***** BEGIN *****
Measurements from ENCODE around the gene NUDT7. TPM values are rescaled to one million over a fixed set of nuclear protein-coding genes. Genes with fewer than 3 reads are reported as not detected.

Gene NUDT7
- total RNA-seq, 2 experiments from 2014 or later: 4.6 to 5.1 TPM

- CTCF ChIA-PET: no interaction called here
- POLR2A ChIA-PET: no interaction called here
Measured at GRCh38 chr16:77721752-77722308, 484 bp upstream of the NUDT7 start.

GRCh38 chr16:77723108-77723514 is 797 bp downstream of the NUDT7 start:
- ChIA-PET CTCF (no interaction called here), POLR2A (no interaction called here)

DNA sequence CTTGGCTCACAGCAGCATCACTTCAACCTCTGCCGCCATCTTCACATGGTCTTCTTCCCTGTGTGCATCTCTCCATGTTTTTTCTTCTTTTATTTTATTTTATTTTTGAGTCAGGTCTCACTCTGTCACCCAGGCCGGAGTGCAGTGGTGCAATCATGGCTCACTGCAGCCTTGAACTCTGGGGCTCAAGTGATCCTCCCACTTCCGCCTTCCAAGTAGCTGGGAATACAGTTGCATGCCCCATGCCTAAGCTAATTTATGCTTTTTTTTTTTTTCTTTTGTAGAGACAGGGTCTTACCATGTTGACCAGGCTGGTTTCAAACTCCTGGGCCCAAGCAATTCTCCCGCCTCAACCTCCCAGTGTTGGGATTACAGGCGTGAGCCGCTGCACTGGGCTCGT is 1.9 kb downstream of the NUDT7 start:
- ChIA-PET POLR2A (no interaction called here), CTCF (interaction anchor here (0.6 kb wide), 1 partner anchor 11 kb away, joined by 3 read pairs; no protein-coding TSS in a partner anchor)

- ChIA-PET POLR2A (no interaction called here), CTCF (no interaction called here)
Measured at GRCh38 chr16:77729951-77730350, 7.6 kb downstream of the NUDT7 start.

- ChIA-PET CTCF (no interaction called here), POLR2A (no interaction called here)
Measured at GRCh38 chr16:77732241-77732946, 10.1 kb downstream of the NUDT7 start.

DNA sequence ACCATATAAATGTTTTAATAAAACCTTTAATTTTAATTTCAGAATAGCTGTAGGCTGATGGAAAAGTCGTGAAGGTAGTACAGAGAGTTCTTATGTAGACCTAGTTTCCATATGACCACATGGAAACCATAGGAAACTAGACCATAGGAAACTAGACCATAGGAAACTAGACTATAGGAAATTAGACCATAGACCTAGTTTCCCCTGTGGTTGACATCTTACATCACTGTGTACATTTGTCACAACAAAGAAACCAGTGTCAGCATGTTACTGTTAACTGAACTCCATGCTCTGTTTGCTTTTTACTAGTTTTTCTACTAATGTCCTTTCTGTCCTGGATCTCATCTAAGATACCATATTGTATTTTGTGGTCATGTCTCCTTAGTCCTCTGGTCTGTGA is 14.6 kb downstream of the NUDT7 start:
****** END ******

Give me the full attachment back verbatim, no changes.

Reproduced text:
Measurements from ENCODE around the gene NUDT7. TPM values are rescaled to one million over a fixed set of nuclear protein-coding genes. Genes with fewer than 3 reads are reported as not detected.

Gene NUDT7
- total RNA-seq, 2 experiments from 2014 or later: 4.6 to 5.1 TPM

- CTCF ChIA-PET: no interaction called here
- POLR2A ChIA-PET: no interaction called here
Measured at GRCh38 chr16:77721752-77722308, 484 bp upstream of the NUDT7 start.

GRCh38 chr16:77723108-77723514 is 797 bp downstream of the NUDT7 start:
- ChIA-PET CTCF (no interaction called here), POLR2A (no interaction called here)

DNA sequence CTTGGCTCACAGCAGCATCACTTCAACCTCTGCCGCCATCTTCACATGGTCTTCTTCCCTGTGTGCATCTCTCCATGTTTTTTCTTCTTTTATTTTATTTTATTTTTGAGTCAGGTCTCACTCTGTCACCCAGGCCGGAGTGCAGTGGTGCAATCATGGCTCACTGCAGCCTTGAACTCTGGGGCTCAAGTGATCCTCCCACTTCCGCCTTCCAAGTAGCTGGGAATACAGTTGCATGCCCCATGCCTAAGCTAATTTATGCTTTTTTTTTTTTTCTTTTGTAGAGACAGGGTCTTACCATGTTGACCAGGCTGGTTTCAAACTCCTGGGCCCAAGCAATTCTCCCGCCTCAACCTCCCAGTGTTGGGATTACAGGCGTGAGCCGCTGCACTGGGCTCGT is 1.9 kb downstream of the NUDT7 start:
- ChIA-PET POLR2A (no interaction called here), CTCF (interaction anchor here (0.6 kb wide), 1 partner anchor 11 kb away, joined by 3 read pairs; no protein-coding TSS in a partner anchor)

- ChIA-PET POLR2A (no interaction called here), CTCF (no interaction called here)
Measured at GRCh38 chr16:77729951-77730350, 7.6 kb downstream of the NUDT7 start.

- ChIA-PET CTCF (no interaction called here), POLR2A (no interaction called here)
Measured at GRCh38 chr16:77732241-77732946, 10.1 kb downstream of the NUDT7 start.

DNA sequence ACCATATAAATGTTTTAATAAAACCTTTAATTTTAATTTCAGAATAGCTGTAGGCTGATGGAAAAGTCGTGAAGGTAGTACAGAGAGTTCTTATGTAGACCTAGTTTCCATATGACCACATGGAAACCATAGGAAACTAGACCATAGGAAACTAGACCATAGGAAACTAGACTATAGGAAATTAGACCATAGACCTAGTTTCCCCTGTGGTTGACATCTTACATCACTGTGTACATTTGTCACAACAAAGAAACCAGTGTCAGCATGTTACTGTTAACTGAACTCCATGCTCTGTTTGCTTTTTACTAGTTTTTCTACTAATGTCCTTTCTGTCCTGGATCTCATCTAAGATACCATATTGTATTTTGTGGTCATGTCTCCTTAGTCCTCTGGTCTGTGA is 14.6 kb downstream of the NUDT7 start: